Friday, May 8, 2009

Herbal Medicine chest -for busy moms

We all know that it is important to nourish ourselves by maintaining a healthy diet, exercising regularly, making sure we take care or our own needs as moms, and getting plenty of rest.

However, sometimes our kids have other plans for us! Whether it is a crying baby that keeps you up all night, over-committing ourselves, or just generally being off balance and on the verge of burnout- herbs can be an excellent ally! Fellow moms often ask me what herbs I like to use during busy or stressful times- below are some of my favorites! All of these herbs are safe to use while nursing and are also excellent for postpartum.*

Nutritive Herbs
  • Milky Oats - Milky oats (tincture) will give me instant relief when I am on the verge of burnout and exhaustion, not thinking clearly, moody, and just plain overwhelmed. Milky oats are nourishing for the nervous system and can be taken over a long period of time. I notice the effects immediately, feeling revived and rejuvenated.
  • Alfalfa- Alfalfa is packed with nutrients- a great addition to tea!
  • Gotu Kola- Commonly used in Ayruvedic medicine, combined in a formula with other nervines, it reduces nervous exhaustion while at the same time promoting mental clarity.
  • Nettle- One of the best nutritive herbs. This herb can be used daily. This is a great herb to use to revive yourself if you are feeling drained. The whole plant including the seeds is an excellent remedy for adrenal exhaustion, something a lot of mom's may experience when they juggling multiple tasks and don't take the time for self care. Nettles are packed with trace minerals and vitamins.
  • Dandelion- Often thought of as just a weed, dandelion is a wonderful mildly bitter herb that has a long use in traditional herbal medicine as both a food and a beneficial medicinal remedy. Dandelion leaf can be eaten in salads, stir fry, the root roasted can be used as a coffee substitute and the dried root can be added to your tea blends.
  • Catnip- this herb will come in handy for both mom and baby. Not only does it have a gentle relaxing effect, it will reduce colic in your baby both through the breast milk, used alone as a tea, or used in a "gripe water" formula. Catnip in a tea along with slippery elm, chamomile, fennel, and infant massage helped my daughter with her colic symptoms tremendously.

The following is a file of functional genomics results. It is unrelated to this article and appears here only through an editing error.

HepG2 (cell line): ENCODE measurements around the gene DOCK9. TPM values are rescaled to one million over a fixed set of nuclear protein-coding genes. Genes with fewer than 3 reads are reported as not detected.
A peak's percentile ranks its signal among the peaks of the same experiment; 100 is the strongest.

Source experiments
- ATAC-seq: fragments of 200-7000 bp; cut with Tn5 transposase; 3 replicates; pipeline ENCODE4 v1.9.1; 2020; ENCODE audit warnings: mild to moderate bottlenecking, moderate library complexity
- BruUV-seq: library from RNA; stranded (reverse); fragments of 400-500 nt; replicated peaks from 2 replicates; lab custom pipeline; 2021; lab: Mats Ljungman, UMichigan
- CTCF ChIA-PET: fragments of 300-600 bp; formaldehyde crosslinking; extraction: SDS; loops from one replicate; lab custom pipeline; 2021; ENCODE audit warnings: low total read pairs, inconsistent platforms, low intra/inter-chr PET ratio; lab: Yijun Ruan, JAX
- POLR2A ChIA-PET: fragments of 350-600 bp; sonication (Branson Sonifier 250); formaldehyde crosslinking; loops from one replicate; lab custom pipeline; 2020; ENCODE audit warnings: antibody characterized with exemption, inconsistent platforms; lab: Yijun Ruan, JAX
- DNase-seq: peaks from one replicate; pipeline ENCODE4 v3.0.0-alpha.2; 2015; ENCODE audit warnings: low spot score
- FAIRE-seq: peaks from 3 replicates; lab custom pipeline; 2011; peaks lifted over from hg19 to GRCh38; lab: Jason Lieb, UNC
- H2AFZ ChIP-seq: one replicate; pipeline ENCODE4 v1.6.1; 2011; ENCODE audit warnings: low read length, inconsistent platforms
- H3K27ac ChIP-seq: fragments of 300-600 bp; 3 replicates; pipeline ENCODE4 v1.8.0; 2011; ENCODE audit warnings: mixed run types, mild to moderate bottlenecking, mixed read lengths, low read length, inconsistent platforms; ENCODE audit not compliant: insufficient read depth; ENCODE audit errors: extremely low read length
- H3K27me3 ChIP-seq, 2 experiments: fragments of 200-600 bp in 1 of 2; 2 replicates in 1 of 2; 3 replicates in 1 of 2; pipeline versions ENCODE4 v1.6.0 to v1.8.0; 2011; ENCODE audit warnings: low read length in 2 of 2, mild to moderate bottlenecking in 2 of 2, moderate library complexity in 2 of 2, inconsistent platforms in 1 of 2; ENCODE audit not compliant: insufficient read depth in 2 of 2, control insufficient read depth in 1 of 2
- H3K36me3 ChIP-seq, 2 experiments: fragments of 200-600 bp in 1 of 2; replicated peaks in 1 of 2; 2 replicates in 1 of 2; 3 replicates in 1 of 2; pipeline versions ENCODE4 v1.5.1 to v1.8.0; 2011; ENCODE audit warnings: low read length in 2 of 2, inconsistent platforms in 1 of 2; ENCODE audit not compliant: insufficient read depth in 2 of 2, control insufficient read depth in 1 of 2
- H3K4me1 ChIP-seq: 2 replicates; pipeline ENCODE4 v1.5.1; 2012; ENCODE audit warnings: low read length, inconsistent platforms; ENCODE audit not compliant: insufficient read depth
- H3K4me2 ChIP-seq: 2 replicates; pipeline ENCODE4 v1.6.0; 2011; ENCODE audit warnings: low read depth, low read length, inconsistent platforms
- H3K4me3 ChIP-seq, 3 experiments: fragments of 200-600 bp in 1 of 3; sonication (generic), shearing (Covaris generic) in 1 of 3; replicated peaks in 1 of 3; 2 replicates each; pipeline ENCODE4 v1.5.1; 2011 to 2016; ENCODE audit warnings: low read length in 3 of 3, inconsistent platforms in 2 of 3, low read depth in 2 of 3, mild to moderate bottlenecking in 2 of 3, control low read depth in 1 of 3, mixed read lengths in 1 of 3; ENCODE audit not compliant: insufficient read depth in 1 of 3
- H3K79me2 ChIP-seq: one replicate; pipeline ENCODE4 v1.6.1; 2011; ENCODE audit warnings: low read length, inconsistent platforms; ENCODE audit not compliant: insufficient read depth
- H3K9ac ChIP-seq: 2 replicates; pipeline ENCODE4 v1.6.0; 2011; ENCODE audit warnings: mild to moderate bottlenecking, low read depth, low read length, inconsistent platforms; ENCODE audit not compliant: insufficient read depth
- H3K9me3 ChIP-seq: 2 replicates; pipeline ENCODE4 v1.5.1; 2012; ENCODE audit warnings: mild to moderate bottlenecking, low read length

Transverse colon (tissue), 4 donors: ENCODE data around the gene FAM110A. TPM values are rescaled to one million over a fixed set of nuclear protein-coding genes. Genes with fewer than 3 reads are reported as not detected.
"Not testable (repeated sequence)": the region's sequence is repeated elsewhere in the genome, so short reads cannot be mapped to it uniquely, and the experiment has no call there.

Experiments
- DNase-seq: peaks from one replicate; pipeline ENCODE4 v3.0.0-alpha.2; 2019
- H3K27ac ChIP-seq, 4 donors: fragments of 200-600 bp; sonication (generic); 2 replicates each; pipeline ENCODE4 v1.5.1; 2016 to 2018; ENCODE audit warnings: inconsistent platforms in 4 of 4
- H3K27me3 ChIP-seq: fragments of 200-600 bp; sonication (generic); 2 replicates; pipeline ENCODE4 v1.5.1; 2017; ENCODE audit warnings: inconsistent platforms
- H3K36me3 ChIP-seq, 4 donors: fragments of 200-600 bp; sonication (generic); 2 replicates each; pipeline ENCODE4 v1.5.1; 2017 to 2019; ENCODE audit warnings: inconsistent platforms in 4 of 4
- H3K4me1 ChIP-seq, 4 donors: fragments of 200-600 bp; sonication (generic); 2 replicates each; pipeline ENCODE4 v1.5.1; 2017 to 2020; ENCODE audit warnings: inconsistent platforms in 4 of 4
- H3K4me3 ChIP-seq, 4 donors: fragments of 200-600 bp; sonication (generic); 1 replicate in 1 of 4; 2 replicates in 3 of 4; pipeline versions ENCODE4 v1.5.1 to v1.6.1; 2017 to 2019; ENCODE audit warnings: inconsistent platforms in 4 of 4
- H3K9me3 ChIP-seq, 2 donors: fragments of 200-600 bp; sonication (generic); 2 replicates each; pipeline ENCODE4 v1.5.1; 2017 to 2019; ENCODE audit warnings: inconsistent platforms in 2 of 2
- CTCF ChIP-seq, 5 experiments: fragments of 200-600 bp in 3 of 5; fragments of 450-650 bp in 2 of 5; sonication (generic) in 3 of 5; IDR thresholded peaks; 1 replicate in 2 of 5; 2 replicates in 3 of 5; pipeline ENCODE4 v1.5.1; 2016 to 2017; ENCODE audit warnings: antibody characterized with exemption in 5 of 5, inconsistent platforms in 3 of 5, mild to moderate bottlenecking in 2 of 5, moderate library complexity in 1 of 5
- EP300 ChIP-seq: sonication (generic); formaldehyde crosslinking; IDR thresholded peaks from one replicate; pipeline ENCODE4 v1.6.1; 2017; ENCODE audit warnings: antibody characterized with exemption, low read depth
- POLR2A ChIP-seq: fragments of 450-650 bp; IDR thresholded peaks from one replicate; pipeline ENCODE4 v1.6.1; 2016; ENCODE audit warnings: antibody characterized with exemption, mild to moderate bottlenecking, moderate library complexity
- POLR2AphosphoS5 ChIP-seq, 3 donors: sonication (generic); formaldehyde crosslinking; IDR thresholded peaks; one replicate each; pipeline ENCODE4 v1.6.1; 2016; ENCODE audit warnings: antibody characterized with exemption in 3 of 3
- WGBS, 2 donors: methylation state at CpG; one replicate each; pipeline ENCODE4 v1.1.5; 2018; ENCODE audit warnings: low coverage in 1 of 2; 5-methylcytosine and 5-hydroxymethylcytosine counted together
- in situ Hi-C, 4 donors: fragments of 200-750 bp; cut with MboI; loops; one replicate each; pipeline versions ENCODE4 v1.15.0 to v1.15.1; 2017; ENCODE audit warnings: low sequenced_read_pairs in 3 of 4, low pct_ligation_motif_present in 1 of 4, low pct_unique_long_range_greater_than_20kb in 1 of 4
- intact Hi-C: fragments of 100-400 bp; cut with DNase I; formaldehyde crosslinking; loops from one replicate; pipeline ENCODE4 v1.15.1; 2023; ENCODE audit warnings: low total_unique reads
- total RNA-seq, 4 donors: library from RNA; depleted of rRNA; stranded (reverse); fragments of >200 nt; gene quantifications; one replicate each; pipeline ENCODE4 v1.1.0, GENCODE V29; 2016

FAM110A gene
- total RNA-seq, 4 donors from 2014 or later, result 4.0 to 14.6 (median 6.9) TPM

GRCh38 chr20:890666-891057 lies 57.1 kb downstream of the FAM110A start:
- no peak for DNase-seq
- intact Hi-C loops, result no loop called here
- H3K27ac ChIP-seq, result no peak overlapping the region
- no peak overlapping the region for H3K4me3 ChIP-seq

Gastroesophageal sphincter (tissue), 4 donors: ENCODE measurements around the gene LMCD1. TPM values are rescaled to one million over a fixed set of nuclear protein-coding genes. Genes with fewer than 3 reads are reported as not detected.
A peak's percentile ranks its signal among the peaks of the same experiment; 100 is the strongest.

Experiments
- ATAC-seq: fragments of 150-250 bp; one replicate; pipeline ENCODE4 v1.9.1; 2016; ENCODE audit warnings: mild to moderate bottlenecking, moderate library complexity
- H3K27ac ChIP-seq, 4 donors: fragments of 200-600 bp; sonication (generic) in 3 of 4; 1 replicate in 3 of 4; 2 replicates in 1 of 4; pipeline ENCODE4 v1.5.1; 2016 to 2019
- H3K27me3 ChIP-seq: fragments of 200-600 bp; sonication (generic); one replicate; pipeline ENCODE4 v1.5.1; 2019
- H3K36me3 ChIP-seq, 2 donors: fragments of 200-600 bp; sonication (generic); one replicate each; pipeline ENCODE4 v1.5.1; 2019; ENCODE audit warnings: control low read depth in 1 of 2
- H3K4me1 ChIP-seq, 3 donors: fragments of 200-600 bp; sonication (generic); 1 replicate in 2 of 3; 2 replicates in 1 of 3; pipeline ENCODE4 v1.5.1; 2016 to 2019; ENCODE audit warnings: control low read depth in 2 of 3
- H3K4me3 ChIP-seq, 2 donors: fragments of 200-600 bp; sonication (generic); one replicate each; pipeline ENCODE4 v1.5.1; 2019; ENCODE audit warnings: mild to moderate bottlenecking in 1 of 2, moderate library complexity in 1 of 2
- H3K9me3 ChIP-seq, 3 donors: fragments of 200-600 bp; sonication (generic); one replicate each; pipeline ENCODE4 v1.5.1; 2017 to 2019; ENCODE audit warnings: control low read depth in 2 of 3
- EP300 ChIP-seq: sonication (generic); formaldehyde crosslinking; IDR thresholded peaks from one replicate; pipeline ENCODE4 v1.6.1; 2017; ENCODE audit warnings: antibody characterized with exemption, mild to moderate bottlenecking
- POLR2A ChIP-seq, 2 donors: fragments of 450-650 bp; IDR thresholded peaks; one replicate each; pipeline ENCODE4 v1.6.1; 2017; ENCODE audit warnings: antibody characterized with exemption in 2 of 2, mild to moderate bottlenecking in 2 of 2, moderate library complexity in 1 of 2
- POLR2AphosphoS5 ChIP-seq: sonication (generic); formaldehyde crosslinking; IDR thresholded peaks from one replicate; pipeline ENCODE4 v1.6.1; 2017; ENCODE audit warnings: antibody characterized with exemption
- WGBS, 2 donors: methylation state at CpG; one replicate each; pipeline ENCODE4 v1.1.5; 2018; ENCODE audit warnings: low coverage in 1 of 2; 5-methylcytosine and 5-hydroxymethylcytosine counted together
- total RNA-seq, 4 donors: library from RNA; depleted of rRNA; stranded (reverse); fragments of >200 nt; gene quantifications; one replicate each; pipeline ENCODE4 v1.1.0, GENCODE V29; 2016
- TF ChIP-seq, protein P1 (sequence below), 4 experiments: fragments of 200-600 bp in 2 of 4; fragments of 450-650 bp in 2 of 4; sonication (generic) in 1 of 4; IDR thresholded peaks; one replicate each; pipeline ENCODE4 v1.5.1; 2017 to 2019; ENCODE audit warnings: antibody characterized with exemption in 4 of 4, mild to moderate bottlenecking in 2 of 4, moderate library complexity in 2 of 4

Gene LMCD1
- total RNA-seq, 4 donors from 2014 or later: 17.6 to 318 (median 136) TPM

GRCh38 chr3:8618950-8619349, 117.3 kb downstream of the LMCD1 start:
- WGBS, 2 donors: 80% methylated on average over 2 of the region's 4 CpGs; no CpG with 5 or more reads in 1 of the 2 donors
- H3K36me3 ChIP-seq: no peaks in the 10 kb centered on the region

• Chamomile- Another great herb for both mom and baby, it is not only relaxing it is a natural anti-inflammatory, and good for nervous tummies. So when your baby begins teething, chamomile is an excellent herb to have on hand to both relax you and your baby. Chamomile will also help with local inflammation of the gums when your baby is teething (apply tincture directly). I like chamomile combined with lavender as a tea for relaxation.
  • Lavender- Gentle and relaxing to the nervous system, it is good for insomnia, as well as milk production & the let down reflex, combined with other herbs such as chamomile, fennel, catnip.
  • Passionflower- I like this combined with other nervines in a nighttime tea, excellent for relaxation.
  • California Poppy- Excellent for anxiety and insomnia.
  • Lemon Balm- I like lemon balm combined with other herbs in a tea, the herb gives a general over-all good feeling. Calming effects will pass to your infant through the breast milk if you are nursing. Combines well with milky oats in tincture form.
  • Motherwort- This herb is bitter, great for anxiety. I like this herb in tincture form.
  • Skullcap- For the mom's with so much on their mind, new changes, over stimulation, a touch of the blues, exhaustion from lack of rest, I think this herb is one of the most valuable. It will nourish & restore your nervous system.
  • Vervain- This herb will help when you are irritable and on the verge of the angry "I've had it and I just might lose it" cry. Great to combine with the skullcap and or milky oats in tincture form. Good for the emotional mood swings of PMS-safe to take over long periods of time.
Author Bio
Angie Goodloe graduated from the American College of Healthcare Sciences with her Diploma in Herbal Studies Master Herbalist and Holistic Nutrition Certificate in 2005. She also graduated from the East West College of the Healing Arts in 2003 and currently teaches holistic health courses online. To read more about Angie and her work, check out her blog:

*This is the opinion and/or claim of the author. It is always recommended that you consult with a primary health care provider before making significant changes to your diet or health care routine.

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